“I’m a good listener.”  Little princess repeats this four times in a row before I even have a chance to nod. “A really good listener.”

“I might stink – I took a bath last night but I pwayed on the pwayground, so I might stink.”

“The tooth fairy comes to my house in some bubbles…”

“Hello, hello…,” she says to me, “Let me see your clock.” It’s the watch on my arm, and of course, I let her see it.

“Look, look, Gracie…Gracie…why, why, why? I don’t like lemon pie.”

Can’t Never Could

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Where has the time gone??  Six weeks since I last posted. Of course I know where really…it happened when the big change occurred in my life.  When I last posted, I had just gotten a new position at work, and since then, that change has consumed my life (but in a joyful way).

This past week, I finally began to interact with my new students. Being an interventionist, I serve small groups of students at a time, helping with certain skills. So far I love it. I love the one-on-one time…I actually have time to talk to them about the process of learning. Early in the week, I did a welcome-back-to-school activity while we were testing. It was very simple…they had to write the word can and decorate it. The word correlates to the “I can do it” poem I say with students who come my way.

Most of the kids smiled and quickly completed the task but one little boy balked. I told them that in my room we don’t say can’t, only can. He frowned at me, a very confused scowl on his face, and said, “But…but some days you have to say can’t.  Some days you just have to.”

I said, “We’re going to work really hard in here and try not to say can’t.”

“But…,” he shook his head, “No…no.”

This is the same child who within five minutes of meeting him, told me that his mom and dad don’t live together, his brother is being bullied every night, and his sisters are in heaven.

No wonder he knows the word can’t.

Can’t never could…maybe it’s hard to believe that when your home life is in shambles. Maybe it’s hard to believe that you can succeed when everything around you is crumbling. And believe me, he’s not the only child in our building whose home life is far from ideal.

I definitely look at him in a different light now.  Even though I may be expected to treat all students the same, how can you when you catch glimpses of their souls? Each one of them needs something different, something unique. Our job as educators is to figure out what that one thing is.

Can’t never could…I’ll be repeating that statement to myself often next week. I begin working with Kindergarten students…something I haven’t done since my first two years out of college. A part of me is excited, the other is terrified. They’re young, needy, sometimes very emotional, but so stinking cute. Should be interesting!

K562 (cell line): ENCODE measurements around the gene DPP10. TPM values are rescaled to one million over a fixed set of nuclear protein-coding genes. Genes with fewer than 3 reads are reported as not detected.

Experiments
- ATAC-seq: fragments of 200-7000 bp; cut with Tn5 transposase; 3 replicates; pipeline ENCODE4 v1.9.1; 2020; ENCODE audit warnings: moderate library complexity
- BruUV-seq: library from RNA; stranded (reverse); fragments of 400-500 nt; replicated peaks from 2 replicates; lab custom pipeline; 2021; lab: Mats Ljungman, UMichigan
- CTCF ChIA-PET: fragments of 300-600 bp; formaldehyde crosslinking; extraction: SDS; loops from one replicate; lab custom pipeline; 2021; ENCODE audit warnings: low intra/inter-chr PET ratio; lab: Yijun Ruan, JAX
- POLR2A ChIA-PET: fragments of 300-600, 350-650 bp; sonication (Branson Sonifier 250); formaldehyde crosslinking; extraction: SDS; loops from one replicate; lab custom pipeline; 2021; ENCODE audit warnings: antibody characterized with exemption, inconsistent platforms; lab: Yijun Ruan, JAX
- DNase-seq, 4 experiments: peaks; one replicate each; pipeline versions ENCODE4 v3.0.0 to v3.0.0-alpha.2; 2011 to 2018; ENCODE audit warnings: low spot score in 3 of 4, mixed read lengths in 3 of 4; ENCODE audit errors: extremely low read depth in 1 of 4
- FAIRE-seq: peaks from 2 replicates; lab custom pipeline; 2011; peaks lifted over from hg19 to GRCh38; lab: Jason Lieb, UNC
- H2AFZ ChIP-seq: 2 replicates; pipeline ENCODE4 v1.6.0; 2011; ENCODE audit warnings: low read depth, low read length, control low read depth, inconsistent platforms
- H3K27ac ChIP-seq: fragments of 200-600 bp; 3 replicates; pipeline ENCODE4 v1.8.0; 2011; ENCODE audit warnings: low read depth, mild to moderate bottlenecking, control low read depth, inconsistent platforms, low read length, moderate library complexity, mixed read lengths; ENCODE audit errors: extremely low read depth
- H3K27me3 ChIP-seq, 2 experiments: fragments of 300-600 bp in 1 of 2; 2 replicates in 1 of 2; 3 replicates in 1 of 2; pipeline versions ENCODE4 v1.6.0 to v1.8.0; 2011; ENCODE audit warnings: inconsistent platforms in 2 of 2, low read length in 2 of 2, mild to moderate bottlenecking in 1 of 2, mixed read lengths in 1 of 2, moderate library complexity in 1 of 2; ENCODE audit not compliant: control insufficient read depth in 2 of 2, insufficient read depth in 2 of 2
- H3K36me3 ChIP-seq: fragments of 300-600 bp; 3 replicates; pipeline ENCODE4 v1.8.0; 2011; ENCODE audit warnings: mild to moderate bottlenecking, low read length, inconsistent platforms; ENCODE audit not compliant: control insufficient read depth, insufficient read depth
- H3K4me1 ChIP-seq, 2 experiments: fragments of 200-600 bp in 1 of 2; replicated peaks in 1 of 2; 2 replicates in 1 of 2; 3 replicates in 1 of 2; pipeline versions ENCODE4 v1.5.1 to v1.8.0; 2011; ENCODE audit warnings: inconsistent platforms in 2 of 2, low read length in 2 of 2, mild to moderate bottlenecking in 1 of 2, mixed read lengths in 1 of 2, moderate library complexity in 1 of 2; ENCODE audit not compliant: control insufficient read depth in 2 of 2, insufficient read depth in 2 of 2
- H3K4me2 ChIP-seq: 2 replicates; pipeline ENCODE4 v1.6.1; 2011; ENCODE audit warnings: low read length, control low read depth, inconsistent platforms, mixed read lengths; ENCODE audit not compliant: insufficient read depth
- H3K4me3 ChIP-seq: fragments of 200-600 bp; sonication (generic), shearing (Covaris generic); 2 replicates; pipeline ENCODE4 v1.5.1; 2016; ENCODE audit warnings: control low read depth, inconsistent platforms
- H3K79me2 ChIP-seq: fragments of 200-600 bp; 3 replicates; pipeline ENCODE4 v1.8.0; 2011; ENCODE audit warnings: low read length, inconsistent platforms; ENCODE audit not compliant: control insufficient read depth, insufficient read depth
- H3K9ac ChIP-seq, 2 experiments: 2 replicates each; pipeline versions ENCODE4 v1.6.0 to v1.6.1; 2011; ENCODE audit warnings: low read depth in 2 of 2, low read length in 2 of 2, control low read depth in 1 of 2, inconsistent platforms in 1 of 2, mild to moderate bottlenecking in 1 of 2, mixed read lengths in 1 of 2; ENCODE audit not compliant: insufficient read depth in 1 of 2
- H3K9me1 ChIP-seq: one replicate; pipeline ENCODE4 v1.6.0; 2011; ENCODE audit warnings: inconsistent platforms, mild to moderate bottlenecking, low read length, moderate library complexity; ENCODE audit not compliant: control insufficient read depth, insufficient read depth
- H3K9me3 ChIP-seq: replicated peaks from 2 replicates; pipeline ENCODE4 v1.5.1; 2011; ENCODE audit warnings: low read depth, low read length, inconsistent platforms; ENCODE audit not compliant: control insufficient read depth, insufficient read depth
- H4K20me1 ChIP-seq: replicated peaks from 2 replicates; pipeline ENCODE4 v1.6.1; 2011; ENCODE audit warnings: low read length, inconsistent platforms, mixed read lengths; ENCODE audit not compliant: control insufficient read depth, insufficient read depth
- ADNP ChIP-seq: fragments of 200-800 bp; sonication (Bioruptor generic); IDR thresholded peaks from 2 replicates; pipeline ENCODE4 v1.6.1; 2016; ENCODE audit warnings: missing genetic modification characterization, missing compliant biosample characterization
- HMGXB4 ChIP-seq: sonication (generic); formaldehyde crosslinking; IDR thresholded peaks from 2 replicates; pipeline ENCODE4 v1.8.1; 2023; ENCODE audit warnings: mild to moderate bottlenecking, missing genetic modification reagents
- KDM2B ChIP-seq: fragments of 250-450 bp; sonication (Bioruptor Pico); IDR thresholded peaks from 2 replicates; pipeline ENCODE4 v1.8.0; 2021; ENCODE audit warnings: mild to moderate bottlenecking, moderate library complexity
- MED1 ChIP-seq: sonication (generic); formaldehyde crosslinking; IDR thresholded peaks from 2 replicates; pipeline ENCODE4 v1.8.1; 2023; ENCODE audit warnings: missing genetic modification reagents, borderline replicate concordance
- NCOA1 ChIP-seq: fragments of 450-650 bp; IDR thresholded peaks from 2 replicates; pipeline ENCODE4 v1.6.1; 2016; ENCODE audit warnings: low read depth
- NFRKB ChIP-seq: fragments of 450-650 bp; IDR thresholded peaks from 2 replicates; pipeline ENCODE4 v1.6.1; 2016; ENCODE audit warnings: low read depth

Love my new space…


 

 

Time For A Change

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Change is hard…especially for people like me. People who like patterns and lists, people who believe in schedules and the comfort of sameness. I rarely move around the furniture in my house. I find a brand of make-up I like and stick with it for years. Changing cars or hairdressers or considering joining a new group at church can bring on an incredible, almost silly amount of discomfort.

Often reluctance to change equals doing nothing new. I recently read, “Doing nothing is an option.” You can choose to do absolutely nothing…that is a viable choice in life. Keep the status quo and rock on. Many times it’s a good alternative.

For me, I found that doing nothing was no longer an option. I’ve felt it coming for years, this need to mix up my career. After lots of prayers and a deep whisper in my heart that begged for something new, I knew it was time. So this spring, I began looking in earnest for a new position. With the backing and steady prodding of my friends and family, I sent letters of declaration, delivered applications, and even interviewed for the first time since I was 22 years old!  (Talk about leaving my comfort zone.)

Last week, and with great excitement, I was offered and accepted an interventionist position at my current school! For the first time in 22 (working) years, I will not have a homeroom. I know the work load will be different and heavy, but I am thrilled for the opportunity. With more excitement than fear, with more joy than nerves, I am ready for this. I know the time is right…it’s time to embrace a change.

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The Blessings of Wanna Be Teachers

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“I don’t like the Lego movie either.  When it comes on, I just turn it to Fox News.” – This quote did not come out of the mouth of a teacher.  Nope, a six year old said that to me and two other teachers this week.  Of course I laughed (and began writing his quote down immediately). One of the other teachers piped in, “Well, as long as it’s not MSNBC.” The boy and teacher looked at each other and smiled, sharing some inside joke I know not much about.

School has been busy as always, but I’ve been blessed with a student teacher the past month.  I get to keep her until March 1st and then it’s back to one set of hands.  A little girl told me the other day that it’s like I have two sets of hands now that Miss Sarah is around.  Very true.